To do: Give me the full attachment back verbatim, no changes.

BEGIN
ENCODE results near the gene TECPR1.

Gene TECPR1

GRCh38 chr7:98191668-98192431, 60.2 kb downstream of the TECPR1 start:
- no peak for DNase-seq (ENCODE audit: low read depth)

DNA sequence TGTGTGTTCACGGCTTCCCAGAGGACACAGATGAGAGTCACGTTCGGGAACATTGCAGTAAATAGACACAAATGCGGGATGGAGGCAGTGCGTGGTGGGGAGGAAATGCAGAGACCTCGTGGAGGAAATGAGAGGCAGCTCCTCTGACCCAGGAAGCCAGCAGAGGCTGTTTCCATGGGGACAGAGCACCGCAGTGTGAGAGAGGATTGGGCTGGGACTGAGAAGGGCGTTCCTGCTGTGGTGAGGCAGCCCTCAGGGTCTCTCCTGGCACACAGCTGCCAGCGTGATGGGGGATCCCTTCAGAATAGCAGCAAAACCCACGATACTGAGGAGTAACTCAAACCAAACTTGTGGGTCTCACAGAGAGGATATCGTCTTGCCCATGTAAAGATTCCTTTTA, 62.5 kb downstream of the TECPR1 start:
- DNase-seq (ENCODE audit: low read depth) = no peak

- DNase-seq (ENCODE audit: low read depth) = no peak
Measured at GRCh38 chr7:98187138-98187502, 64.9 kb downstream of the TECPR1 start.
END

ENCODE results near the gene TECPR1.

Gene TECPR1

GRCh38 chr7:98191668-98192431, 60.2 kb downstream of the TECPR1 start:
- no peak for DNase-seq (ENCODE audit: low read depth)

DNA sequence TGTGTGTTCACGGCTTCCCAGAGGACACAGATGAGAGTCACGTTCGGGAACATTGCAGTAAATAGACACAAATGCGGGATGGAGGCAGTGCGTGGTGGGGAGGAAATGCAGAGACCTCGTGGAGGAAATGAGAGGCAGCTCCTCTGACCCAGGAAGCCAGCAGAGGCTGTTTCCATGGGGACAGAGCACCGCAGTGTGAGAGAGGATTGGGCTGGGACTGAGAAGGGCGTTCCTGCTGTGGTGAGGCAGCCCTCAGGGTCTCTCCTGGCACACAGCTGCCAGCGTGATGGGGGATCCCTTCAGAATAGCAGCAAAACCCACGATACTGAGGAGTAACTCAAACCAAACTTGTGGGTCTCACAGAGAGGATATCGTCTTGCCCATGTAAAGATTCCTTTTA, 62.5 kb downstream of the TECPR1 start:
- DNase-seq (ENCODE audit: low read depth) = no peak

- DNase-seq (ENCODE audit: low read depth) = no peak
Measured at GRCh38 chr7:98187138-98187502, 64.9 kb downstream of the TECPR1 start.